A European QE? Why the Euro, and Maybe the EU Itself, Is in Danger

Greek, Irish sovereign debt issues are 'beginning of the end,' says macro fund manager Dailey

[Photo Credit: The Council of the European Union] Didier Reynders (left) and Carsten Pillath of the E.U.’s Economic and Financial Affairs Council at a meeting on Wednesday. [Photo Credit: The Council of the European Union] Didier Reynders (left) and Carsten Pillath of the E.U.’s Economic and Financial Affairs Council at a meeting on Wednesday.

Looking at the long-term trends, says James Dailey, the current troubles with Greek and Irish sovereign debt mark “the end of Bretton Woods II,” and he suspects that the European Central Bank, “with the Chinese and the Fed, will do a version of quantitative easing to bail out the banking sector in Europe.”

In an interview on Tuesday focusing on the current troubles in Europe, the global macro approach followed by Dailey and his colleagues at TEAM Financial Managers in Harrisburg, Pa., suggests that the “fiat currencies are at their end,” he said, and that the “massive” sovereign debt problems in Europe “are a symptom of this ending,” warning that “it’s going to be messy” in a process that might take decades to play out.

Caused by “global overconsumption fueled by debt,” Dailey (left) said that while “austerity is great in theory,” he suspects that the most likely response to the European debt problem will be a monetary one at first that won’t solve the underlying problem. “Politicians can’t print gold or oil,” he says only partly tongue in cheek,” but “they can print money.” He uses a Thomas Jefferson quote to illustrate the global problem: “The problem with democracy is that the people will always vote themselves benefits they can't afford.” While quantitative easing won’t change the “economics, it will liquefy the banks enough to kick the can down the road with Greece and Ireland, with the countries able to pay back with a devalued currency over time.”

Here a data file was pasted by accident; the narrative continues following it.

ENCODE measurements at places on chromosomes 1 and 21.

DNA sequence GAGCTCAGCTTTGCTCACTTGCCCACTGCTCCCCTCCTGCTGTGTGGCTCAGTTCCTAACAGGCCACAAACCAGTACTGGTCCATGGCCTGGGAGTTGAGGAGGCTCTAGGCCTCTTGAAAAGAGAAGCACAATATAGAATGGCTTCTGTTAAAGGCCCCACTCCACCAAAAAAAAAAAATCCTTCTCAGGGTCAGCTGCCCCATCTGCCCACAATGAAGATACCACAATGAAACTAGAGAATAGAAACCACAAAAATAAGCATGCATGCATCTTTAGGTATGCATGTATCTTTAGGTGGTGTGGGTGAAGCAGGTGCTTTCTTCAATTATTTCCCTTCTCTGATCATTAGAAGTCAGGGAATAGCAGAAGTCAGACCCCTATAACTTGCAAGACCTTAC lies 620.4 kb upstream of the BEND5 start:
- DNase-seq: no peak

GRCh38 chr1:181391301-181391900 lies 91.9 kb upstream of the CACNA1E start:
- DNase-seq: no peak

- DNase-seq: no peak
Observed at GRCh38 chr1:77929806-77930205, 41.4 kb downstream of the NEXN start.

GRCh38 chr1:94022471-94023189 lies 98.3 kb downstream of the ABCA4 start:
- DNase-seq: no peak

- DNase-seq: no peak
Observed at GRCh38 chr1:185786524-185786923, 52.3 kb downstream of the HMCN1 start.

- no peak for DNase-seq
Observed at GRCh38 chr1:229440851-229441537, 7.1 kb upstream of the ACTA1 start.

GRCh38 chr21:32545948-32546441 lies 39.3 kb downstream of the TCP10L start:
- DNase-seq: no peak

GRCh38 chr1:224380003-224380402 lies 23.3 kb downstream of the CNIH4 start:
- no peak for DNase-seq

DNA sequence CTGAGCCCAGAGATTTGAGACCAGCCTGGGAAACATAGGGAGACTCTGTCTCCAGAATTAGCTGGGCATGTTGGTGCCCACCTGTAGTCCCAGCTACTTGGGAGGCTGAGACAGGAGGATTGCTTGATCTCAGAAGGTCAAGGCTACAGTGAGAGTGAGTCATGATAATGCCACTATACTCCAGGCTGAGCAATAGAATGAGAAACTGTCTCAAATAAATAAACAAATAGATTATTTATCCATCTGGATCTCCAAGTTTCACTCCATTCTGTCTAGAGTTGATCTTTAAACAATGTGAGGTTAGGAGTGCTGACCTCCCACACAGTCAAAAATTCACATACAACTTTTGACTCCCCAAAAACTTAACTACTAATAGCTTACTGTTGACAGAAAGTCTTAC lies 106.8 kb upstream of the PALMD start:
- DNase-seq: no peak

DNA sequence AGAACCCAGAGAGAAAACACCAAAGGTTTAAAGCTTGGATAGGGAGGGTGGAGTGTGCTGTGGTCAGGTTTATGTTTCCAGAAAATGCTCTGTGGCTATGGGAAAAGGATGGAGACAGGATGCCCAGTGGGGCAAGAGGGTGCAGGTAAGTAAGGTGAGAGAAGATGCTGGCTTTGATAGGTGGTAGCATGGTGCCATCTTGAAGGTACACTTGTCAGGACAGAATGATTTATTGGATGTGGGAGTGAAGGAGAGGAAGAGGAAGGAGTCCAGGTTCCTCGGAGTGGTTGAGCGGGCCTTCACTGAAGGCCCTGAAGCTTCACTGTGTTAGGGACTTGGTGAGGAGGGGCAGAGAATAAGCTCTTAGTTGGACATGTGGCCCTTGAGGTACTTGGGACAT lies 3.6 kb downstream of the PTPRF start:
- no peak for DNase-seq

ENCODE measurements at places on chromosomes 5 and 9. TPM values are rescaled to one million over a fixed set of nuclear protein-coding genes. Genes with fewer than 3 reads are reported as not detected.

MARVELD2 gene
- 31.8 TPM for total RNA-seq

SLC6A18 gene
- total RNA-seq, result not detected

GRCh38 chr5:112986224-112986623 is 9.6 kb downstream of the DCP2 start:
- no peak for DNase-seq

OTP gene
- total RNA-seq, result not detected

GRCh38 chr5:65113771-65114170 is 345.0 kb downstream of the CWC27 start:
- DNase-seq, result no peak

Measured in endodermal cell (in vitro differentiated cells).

The big question, says the CIO of TEAM Financial, which runs money in both separate accounts and a newish mutual fund, is whether “the European elite in northern Europe,” especially Germany, “can assuage their populations in order to digest continuous bailouts of southern Europe and

Ireland,” or whether shareholders and debtholders of the many troubled banks in Europe—especially in Switzerland and Germany—will be forced to take a “haircut” instead. The stress tests conducted of banks in Europe in the spring, where many banks are leveraged “30 or 40 to 1,” he charges, “didn’t stress anybody,” but now he thinks it’s “the dollar’s time to rise.”  

Dailey says starkly that “ultimately, Europe is dissolving. The Germans will say we're throwing out the Greeks, the Spanish, the Portuguese, maybe the Irish,” using the analogy of the United States, where “if we didn’t have our political unity, would North Dakotans pay for a California” bailout?

As for how to invest under the current scenario, he suggests that it’s “important to have some insurance against monetary policy,” which is why he would recommend shorting the euro and going long on the Canadian dollar, for instance.

The TEAM approach is to embrace the fact that the markets are “random and chaotic in the short term," so he suggests buying tangible assets or multinationals paying dividends, and perhaps even start buying gold “after it tanks in the short term.” Buying dollar-denominated U.S. fixed income is, he suggests, “the worst place to be right now, other than Greek debt.” As for clients, Dailey recommends explaining to them “what’s going on with the monetary system” and allocating part of their portfolio to macro managers, which he sees as a shortcoming of many RIAs’ asset allocation strategy.

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